Jan 12, 2004 11:56 AM
|I got into a discussion with my sister and fiancee the other night regarding exercise intensity. They are both members of a Curves gym. The charts on the walls say not to exceed 65%-75% of your heart rate. When my fiancee inquired as to why, the gym owner told her that you don't burn fat, but muscle after 75%.
I remember reading a post about this very topic a few months back, but I can't find it. I know that above 75%, you are exercising anaerobically, but I always assumed the harder you work out, the more fat you burn.
|re: Exercise Intensity||PEDDLEFOOT|
Jan 12, 2004 12:53 PM
|It is my understanding that the lower intensity and HR the exercise is percentage wise, you burn more fat calories then the glycogen in the muscles.As you increase the intensity and HR you start decreasing the percentage of fat calories and increasing the percentage of glycogen burned.You are still burning fat but at a lower percent.
At higher intensity you will burn more calories per hour. For most people it is harder to maintain this higher intensity.Therefore it may be wiser for less fit people to exercise at a lower intensity for a longer period of time.
If I understand the concept of Curves these are the type of people who most often go there.Thats probably why the person there told them that.By the way I don't beleive you burn muscle when you exercise.To get to such a state the body has to get to very high stress level .
|Sort of true||bimini|
Jan 12, 2004 1:11 PM
|I'm no expert but from what I have read, anaerobic / interval excercise does cause muscle "damage". To say you burn muscle sounds a bit like an over exageration or simplification unless you are dealing with endurance excercise. The way power and interval training works is you over stress the muscles and cause this "damage". Then, your body repairs the damage and while it is at it compensates by building additional muscle fiber. The reason it is important to have any easy day or two after a hard interval session is to give the muscles time to recover and rebuild.
Base training should be done at 75% or less. Interval training should be done at above that level but only 2-3 times a week with a day or two recovery in between.
The harder you work out the more calories you burn, unless it is a marathon work out session most of the calories you burn comes from the glycogen (sugars) in the blood. The body will convert fat to blood sugar but can only do this at a fixed rate. In performance cycling or exercise you use glocogen at a faster rate than the body can convert fat to sugar. This is why gatorade, powerbars, food is important for exercise of over an hour duration. Once the glycogen is depleated and you are using calories faster than the body can convert fat to sugar you bonk. The body will also start converting muscle to sugar at this point (unless you are eating or drinking sugars while you train). This is why post ride recovery drinks or just plain food is important after a hard workout.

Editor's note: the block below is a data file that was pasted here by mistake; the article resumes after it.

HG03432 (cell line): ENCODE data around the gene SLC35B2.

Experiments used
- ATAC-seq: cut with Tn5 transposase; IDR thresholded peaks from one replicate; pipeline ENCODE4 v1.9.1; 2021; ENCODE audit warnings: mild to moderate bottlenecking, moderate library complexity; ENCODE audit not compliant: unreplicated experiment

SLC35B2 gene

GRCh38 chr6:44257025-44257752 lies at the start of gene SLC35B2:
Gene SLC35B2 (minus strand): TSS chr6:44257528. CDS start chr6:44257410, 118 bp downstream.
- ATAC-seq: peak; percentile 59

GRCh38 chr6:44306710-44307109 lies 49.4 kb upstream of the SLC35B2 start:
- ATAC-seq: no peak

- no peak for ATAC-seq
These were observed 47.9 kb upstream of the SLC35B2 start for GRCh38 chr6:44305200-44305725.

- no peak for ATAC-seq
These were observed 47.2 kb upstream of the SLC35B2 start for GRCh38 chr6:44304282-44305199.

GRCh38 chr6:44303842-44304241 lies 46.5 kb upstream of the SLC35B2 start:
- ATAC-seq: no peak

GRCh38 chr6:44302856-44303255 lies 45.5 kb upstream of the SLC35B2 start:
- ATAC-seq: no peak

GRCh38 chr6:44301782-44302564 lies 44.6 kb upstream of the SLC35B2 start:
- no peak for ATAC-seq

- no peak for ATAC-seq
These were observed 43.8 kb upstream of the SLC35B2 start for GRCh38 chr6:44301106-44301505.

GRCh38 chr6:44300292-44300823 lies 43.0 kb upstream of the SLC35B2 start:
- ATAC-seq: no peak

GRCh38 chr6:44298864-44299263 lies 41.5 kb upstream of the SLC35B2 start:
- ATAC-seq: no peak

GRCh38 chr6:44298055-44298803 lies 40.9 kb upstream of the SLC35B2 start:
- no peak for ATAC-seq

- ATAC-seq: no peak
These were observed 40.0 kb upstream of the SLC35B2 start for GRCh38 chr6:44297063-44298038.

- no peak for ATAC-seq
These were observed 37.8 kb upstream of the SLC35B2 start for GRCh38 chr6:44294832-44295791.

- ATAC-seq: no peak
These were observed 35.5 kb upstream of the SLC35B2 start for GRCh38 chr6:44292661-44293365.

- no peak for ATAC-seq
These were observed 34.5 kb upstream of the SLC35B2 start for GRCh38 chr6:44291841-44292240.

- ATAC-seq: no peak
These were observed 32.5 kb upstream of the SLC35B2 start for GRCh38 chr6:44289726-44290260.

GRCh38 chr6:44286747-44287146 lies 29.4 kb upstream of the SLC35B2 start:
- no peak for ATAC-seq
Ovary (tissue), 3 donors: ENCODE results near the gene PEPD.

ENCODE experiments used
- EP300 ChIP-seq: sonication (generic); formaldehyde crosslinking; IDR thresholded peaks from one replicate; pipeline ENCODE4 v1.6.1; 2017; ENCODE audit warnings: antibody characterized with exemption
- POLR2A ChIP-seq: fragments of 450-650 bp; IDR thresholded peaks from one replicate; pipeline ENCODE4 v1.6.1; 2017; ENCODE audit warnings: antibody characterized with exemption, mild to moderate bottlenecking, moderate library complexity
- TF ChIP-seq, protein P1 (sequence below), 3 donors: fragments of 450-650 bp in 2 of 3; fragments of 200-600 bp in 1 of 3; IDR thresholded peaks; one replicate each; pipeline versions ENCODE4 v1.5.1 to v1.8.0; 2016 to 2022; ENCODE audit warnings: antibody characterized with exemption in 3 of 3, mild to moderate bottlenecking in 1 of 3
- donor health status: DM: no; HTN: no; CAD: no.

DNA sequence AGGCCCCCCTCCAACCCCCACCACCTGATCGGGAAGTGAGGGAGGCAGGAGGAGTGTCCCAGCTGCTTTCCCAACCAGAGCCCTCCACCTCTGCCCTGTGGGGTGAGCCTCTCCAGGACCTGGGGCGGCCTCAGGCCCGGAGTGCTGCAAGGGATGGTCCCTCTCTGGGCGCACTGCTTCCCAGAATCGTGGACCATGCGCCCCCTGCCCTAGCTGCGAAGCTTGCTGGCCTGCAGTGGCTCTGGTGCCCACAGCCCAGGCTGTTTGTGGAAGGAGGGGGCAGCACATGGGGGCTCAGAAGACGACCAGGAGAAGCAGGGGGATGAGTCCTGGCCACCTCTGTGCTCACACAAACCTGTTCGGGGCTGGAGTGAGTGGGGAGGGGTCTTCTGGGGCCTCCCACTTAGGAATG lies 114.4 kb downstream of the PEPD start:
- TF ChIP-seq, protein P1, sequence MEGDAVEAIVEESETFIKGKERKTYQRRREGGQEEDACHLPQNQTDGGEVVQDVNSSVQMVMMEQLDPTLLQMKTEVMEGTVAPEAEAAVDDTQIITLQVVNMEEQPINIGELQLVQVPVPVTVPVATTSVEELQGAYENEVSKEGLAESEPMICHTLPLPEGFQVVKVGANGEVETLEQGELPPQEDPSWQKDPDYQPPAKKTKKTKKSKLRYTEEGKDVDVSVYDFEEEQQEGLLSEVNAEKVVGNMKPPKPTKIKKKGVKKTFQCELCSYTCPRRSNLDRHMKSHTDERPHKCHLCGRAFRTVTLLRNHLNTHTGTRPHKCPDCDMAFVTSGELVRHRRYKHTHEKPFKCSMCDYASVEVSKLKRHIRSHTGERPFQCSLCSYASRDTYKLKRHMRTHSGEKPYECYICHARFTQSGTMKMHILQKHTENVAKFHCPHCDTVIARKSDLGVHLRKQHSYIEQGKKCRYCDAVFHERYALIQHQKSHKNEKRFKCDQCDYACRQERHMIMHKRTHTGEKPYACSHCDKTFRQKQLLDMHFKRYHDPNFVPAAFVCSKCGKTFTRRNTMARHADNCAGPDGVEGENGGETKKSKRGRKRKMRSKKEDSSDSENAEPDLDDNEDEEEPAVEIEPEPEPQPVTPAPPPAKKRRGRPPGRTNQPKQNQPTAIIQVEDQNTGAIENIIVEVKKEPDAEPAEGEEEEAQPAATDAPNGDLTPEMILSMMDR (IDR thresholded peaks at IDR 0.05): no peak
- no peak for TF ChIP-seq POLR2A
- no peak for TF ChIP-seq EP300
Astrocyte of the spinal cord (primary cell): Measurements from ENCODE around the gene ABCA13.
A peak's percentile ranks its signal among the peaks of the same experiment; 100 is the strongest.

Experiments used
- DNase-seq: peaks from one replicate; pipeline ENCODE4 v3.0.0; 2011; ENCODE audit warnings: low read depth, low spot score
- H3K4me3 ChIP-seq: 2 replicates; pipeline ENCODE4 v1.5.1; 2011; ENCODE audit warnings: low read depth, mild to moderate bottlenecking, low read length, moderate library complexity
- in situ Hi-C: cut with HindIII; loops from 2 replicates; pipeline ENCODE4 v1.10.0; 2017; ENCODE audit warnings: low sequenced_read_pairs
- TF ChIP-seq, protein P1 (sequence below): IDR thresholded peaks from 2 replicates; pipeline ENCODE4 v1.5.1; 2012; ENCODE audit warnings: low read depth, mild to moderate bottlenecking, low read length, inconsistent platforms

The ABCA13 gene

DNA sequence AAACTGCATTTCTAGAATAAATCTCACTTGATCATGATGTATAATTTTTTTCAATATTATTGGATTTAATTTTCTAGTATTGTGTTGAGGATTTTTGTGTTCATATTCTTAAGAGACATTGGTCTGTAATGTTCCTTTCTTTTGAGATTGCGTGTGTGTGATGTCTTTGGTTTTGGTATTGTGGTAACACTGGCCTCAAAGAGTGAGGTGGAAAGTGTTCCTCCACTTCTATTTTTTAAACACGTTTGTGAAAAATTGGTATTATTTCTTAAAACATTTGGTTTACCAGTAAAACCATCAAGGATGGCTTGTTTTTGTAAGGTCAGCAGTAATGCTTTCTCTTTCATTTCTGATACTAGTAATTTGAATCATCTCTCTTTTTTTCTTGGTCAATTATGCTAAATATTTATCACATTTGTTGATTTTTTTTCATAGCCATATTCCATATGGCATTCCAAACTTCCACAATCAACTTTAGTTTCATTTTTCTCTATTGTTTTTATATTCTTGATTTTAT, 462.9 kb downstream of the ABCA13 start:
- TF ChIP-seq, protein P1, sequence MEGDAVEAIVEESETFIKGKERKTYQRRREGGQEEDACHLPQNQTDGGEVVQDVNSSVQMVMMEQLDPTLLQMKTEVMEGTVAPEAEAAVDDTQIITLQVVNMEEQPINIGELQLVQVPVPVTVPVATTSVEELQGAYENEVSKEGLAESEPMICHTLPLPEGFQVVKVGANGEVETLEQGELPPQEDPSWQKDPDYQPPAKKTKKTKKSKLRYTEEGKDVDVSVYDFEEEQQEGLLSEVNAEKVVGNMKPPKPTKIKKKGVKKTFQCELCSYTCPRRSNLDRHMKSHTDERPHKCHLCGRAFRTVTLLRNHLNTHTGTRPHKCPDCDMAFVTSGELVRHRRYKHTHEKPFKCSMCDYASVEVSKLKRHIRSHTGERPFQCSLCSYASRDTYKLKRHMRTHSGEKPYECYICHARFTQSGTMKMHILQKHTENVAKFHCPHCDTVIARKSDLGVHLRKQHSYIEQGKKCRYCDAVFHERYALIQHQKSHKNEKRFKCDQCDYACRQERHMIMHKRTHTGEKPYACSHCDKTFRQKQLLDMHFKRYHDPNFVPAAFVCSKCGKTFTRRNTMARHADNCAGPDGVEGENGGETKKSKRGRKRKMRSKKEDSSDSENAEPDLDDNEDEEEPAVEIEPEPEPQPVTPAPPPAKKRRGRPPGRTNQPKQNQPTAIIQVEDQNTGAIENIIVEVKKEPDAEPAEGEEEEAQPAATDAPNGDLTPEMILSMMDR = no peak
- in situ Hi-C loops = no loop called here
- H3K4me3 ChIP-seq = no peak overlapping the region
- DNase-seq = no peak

If the primary goal is weight loss the recovery drinks etc. are counter productive. You are better off working out at a lower rate for a long period of time or working out at high intensity for a shorter period of time, stopping before you depleat your glycogen (bonk). Your body will continue to convert fat to glycogen after you stop exercising until your blood sugars return to normal.
|re: Exercise Intensity||mwagner7700|
Jan 12, 2004 2:21 PM
|Thanks all. I found this site, which 'sort of' describes the zones.
|Fat burn is relatively constant w/changes in intensity||Kerry Irons|
Jan 12, 2004 5:25 PM
|While exercising, a conditioned person will get around 200 calories per hour from fat metabolism. On a bike, this is 12-13 mph/19-21 kph. This is all the faster you can ride when bonked (no carbs left in the system). As intensity goes up, the % of calories burned from fat goes down, simply because the number of fat calories remains constant and the total calories goes up. You do stress the muscles and do some damage as intensity increases, but muscles get stronger in response, which is why you need intensity workouts to increase speed and power. To say you are burning muscle is partly true, as there is some catabolism taking place, but it is not really much of an issue unless you flog yourself day after day. I'd guess the real reason they counsel people to keep the intensity down is so that they get more repeat customers - most people don't like it when they're asked to go hard.|
Jan 12, 2004 9:40 PM
|...is that what they call bonking.....it ain't that bad aside from still having to go another 30 miles and feeling freezing cold even though it's midsummer:)|
|You're only exercising anaerobically if...||Dwayne Barry|
Jan 13, 2004 6:03 AM
|you're holding your breath! However the relative percentages of the energy required to do the work being supplied by glycolytic vs. oxidative mechanisms does change with intensity. Burning muscle or at least proteins doesn't vary much with intensity and makes a relatively small contribution to the energy. It is the ratio of carbohydrates in the form of glucose/glycogen and fats that varies greatly with intensity.|| |